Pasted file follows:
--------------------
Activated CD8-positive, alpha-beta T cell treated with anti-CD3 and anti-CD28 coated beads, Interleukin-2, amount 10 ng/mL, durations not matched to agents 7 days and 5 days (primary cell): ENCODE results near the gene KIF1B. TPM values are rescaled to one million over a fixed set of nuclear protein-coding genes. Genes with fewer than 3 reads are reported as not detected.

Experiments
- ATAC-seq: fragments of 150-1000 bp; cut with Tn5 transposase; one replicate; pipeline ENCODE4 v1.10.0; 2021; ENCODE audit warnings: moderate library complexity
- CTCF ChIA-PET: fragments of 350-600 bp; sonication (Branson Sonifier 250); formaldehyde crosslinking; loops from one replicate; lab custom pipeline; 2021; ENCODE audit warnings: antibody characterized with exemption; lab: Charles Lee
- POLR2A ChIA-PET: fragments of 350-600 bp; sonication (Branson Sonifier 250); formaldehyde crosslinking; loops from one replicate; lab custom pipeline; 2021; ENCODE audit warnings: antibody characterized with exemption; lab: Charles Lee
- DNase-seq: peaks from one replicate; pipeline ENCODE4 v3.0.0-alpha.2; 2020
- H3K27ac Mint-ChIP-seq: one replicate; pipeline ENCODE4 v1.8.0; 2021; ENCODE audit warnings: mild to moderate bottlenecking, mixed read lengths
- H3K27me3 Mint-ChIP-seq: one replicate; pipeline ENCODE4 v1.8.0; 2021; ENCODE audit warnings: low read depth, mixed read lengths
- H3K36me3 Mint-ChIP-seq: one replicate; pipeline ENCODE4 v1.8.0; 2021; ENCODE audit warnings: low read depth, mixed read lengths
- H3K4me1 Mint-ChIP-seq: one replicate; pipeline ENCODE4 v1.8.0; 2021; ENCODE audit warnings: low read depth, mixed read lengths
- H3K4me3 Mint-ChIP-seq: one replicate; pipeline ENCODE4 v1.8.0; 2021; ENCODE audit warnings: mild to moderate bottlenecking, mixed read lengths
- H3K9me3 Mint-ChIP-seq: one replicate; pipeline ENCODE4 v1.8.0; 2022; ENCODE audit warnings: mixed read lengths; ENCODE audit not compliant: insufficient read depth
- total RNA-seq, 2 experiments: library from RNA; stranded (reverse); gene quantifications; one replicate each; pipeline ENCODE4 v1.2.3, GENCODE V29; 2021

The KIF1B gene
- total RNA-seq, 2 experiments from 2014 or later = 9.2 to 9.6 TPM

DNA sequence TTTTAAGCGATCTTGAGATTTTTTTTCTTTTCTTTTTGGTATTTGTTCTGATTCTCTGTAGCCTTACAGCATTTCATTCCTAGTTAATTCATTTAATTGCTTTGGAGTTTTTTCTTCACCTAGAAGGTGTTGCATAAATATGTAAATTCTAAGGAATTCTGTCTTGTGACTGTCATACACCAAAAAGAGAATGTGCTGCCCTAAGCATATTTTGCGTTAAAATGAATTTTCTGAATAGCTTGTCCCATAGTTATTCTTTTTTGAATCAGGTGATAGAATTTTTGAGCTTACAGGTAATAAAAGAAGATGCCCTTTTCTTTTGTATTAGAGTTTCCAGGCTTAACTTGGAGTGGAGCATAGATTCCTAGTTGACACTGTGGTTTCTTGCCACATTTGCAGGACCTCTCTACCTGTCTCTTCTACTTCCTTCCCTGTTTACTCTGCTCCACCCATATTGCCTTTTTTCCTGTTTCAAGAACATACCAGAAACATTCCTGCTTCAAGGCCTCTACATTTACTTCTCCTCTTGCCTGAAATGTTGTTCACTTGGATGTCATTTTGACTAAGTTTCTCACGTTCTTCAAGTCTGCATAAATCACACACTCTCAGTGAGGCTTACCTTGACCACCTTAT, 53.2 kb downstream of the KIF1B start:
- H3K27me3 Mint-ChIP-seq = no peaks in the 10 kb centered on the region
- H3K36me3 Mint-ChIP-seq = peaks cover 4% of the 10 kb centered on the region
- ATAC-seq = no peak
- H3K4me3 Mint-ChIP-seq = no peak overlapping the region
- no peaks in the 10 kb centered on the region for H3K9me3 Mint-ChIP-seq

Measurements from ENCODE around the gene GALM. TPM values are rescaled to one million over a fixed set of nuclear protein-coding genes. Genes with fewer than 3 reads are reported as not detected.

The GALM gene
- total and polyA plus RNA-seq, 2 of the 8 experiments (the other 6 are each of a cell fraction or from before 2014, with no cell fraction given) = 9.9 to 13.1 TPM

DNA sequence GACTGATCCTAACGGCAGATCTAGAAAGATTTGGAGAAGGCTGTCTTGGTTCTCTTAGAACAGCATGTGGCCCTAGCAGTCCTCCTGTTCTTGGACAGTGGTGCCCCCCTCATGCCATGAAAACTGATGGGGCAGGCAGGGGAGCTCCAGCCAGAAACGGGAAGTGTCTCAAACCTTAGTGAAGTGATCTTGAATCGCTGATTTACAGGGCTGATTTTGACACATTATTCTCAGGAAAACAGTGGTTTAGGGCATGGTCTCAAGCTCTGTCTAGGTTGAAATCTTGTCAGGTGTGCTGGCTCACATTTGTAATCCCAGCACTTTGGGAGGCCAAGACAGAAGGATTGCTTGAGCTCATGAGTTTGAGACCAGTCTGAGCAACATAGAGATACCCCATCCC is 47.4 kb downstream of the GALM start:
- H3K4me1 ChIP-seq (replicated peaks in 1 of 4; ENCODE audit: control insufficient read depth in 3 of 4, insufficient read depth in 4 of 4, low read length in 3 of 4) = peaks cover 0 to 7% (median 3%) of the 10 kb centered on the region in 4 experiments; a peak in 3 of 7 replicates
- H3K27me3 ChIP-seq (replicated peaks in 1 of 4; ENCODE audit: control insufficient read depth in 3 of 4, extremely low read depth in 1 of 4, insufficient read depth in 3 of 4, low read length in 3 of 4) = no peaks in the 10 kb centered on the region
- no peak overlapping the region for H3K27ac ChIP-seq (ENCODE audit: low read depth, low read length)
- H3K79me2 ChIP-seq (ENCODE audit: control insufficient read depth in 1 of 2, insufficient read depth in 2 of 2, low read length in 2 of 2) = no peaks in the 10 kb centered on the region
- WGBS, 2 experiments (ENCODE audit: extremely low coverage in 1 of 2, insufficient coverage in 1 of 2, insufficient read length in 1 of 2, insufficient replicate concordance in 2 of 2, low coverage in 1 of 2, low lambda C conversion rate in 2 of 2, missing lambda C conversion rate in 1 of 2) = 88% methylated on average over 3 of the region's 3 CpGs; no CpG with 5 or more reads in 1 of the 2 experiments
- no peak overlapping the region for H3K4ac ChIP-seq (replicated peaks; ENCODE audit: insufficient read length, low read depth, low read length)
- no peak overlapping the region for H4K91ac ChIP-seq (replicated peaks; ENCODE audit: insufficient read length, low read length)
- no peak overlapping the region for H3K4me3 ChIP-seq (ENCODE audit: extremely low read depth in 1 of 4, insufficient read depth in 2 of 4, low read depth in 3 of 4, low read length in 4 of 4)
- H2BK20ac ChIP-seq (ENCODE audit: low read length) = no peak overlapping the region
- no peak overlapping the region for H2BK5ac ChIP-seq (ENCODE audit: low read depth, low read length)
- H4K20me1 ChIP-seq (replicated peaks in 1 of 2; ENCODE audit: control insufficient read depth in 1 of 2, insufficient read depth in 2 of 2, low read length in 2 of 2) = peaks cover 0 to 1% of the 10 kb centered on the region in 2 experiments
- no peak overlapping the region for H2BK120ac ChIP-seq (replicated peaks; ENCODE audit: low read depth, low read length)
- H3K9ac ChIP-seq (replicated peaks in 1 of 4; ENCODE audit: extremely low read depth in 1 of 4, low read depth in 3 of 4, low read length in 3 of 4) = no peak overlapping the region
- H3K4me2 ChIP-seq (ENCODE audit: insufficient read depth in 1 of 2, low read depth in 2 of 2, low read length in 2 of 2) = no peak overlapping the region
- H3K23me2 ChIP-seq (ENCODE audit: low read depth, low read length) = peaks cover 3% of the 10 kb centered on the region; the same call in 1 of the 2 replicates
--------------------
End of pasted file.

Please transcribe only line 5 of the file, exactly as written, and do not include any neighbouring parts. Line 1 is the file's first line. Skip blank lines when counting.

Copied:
- POLR2A ChIA-PET: fragments of 350-600 bp; sonication (Branson Sonifier 250); formaldehyde crosslinking; loops from one replicate; lab custom pipeline; 2021; ENCODE audit warnings: antibody characterized with exemption; lab: Charles Lee